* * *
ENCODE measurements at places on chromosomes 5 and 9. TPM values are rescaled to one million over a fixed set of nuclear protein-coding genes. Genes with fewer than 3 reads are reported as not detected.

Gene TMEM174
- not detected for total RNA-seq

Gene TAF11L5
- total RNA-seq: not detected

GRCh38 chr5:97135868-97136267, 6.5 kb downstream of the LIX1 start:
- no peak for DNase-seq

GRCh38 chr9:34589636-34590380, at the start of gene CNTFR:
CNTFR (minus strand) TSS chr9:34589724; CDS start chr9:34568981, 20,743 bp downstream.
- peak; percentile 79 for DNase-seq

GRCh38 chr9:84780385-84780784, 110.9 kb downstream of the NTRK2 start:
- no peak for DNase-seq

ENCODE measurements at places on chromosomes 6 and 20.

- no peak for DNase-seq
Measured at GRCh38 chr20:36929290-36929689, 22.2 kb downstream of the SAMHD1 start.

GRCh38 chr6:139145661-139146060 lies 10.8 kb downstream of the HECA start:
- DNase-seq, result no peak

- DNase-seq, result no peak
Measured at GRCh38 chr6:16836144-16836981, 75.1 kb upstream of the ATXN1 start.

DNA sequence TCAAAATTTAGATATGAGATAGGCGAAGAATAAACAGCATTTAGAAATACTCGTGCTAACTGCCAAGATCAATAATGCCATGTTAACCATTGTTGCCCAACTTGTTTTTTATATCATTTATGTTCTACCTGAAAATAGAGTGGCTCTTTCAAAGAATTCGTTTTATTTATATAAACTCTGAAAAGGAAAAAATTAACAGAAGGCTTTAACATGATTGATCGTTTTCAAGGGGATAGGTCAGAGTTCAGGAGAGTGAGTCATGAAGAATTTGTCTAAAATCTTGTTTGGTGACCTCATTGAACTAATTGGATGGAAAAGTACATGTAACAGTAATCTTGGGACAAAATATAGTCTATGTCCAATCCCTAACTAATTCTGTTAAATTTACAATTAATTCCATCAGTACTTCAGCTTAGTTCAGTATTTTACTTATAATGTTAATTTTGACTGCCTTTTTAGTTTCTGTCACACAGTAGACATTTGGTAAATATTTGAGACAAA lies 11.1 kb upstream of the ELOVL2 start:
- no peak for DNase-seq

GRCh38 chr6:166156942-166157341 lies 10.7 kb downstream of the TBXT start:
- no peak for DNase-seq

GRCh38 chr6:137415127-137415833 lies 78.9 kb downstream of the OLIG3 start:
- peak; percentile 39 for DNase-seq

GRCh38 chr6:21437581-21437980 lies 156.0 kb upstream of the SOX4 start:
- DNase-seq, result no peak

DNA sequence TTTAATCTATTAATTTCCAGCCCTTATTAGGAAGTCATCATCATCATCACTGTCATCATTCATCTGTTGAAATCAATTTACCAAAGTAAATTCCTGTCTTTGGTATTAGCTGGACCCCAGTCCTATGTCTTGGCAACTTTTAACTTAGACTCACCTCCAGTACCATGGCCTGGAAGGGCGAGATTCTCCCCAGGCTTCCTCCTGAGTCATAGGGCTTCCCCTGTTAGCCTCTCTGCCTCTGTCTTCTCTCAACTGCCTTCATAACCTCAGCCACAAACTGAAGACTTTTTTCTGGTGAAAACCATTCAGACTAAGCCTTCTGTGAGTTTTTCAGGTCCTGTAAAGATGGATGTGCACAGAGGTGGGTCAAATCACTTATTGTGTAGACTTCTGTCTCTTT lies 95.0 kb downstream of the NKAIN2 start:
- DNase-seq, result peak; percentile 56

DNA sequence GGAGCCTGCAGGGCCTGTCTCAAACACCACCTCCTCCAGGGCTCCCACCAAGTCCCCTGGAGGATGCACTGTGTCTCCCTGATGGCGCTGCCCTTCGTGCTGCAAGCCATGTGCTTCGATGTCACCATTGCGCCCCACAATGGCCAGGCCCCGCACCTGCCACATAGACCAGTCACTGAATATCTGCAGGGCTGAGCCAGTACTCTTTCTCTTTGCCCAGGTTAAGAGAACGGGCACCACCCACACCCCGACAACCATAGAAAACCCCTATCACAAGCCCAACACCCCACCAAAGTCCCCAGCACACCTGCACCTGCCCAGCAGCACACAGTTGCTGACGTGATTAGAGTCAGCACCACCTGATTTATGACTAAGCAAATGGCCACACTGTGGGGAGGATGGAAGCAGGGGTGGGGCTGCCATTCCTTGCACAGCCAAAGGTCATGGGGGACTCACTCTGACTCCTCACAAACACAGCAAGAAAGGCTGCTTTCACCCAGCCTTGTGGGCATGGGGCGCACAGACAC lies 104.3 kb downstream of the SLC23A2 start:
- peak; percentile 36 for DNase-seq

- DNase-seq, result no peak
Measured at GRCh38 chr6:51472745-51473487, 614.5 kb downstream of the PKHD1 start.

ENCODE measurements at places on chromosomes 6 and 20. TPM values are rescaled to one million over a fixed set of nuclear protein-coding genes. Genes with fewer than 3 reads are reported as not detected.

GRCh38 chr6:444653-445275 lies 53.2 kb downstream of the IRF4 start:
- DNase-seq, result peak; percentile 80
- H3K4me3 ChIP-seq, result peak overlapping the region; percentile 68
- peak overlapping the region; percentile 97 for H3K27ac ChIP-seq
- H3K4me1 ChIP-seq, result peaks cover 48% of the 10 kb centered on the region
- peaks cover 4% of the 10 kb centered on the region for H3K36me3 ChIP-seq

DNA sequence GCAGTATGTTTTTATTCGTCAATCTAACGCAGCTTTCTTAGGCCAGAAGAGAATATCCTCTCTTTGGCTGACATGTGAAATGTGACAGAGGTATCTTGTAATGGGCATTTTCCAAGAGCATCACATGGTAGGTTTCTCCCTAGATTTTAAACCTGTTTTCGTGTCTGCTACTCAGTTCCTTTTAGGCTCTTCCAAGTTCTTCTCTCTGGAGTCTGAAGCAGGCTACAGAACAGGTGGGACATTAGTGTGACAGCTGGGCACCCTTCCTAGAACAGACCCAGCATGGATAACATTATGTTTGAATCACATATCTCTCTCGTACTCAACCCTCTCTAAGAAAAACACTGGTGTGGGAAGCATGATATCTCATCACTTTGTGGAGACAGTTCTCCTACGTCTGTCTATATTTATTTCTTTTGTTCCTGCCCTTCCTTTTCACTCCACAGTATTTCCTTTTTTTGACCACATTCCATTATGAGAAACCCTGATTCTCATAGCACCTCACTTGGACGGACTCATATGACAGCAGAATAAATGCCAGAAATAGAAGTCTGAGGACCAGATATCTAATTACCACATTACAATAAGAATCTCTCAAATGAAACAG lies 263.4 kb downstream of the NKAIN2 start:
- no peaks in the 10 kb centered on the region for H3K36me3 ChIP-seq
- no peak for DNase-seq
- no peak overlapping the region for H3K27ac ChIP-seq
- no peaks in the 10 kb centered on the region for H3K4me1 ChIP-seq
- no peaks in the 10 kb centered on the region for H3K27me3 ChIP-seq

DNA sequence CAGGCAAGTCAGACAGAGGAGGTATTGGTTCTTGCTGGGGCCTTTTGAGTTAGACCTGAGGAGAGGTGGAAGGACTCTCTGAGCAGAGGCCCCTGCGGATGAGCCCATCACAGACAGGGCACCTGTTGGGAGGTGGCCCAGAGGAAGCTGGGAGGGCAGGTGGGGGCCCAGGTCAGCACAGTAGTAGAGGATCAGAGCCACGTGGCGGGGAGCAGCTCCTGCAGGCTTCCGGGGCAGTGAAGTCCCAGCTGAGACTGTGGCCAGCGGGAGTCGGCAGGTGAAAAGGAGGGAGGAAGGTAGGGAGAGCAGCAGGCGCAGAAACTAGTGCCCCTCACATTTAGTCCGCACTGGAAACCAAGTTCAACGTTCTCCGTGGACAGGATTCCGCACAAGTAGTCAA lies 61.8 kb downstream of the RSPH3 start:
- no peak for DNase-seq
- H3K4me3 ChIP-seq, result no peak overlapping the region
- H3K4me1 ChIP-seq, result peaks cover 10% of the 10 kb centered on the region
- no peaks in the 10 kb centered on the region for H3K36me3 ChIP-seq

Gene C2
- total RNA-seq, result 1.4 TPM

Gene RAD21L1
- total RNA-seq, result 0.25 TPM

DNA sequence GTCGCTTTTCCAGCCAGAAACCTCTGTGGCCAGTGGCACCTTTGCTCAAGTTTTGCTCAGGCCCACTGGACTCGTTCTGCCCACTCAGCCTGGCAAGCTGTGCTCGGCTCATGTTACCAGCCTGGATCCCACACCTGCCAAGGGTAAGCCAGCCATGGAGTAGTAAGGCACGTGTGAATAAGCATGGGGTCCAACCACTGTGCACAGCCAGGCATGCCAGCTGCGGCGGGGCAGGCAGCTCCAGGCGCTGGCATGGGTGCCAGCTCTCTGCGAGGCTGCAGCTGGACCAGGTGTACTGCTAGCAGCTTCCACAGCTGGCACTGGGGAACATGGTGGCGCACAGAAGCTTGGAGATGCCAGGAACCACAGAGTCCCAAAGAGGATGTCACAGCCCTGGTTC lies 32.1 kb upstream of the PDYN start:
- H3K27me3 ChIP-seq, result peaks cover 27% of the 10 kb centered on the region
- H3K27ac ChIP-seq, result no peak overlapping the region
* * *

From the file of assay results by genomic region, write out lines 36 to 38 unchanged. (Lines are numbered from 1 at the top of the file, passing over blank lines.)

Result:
- DNase-seq, result peak; percentile 80
- H3K4me3 ChIP-seq, result peak overlapping the region; percentile 68
- peak overlapping the region; percentile 97 for H3K27ac ChIP-seq